Importance is defined as what truly brings you forward towards your goals. Urgency is about how quickly a task needs to get done. Often urgent tasks have some kind of consequence when they are not finished on time.
It should be possible for you to place each task or project in your master list in one of the four quadrants in the Eisenhower matrix. You can do this in your head as you pick out tasks, attach labels to create a custom system, or use due dates and prioritization strategies to pre-categorize your tasks.
If you set up your master list correctly, you will mostly have projects in your master list. You can then assign levels of urgency and importance to entire projects. The "Project Priorities" strategy can help you to pre-categorize your projects by assigning a priority level ("high", "medium" or "low") to individual projects.
When planning your day you will have a much easier time picking out tasks, because you can just pick the first tasks from projects with the highest priority level.
Rules for picking out tasks for your day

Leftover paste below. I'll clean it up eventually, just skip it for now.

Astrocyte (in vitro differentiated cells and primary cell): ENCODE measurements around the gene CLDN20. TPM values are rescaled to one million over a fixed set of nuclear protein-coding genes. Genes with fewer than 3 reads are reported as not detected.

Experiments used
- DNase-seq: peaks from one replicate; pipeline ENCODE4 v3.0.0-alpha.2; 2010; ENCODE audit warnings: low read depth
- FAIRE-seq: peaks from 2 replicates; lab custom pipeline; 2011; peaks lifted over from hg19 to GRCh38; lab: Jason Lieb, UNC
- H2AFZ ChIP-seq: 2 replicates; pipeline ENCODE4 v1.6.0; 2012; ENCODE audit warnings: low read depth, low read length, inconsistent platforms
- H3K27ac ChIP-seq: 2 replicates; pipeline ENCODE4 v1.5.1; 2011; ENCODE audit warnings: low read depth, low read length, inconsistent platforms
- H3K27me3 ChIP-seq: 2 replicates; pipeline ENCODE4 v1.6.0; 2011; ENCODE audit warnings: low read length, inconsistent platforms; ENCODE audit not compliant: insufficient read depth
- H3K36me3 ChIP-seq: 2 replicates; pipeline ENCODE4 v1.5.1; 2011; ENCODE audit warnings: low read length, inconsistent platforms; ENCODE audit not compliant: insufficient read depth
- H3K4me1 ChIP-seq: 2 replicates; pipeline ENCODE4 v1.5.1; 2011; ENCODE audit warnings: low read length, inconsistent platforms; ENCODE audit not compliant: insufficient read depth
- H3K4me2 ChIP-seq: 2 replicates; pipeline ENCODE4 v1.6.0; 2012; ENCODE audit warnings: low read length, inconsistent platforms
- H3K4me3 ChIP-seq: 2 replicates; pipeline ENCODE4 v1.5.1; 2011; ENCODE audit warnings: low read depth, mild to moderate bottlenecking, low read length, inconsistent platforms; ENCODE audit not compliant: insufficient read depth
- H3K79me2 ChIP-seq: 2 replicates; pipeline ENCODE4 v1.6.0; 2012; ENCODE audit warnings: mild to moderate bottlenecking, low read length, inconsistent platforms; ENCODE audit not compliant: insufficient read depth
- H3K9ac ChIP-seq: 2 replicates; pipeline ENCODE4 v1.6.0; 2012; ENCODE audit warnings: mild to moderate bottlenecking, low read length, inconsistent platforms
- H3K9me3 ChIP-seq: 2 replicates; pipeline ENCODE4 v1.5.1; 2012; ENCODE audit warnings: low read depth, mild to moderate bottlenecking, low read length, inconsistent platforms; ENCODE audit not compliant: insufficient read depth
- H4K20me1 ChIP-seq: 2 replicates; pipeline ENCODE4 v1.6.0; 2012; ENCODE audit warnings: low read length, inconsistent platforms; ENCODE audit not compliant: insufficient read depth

Items that are urgent and important have highest priority and should be scheduled next.
Items that are neither important nor urgent have the lowest priority. Evaluate those tasks again at a later time (e.g. monthly review of tasks). Often times they can be delegated or even deleted.
When it comes to tasks that are either urgent or important you will have to use more complex reasoning to determine what has truly highest priority. A lot of people like to take care of urgent things first to get peace of mind so they can then focus on the important tasks.
Making sure the urgent things get done
When a task or project is truly urgent it is best to add a due date as soon as you create it. This will make it easier for us to see what's urgent and Marvin can help you stick to the deadline.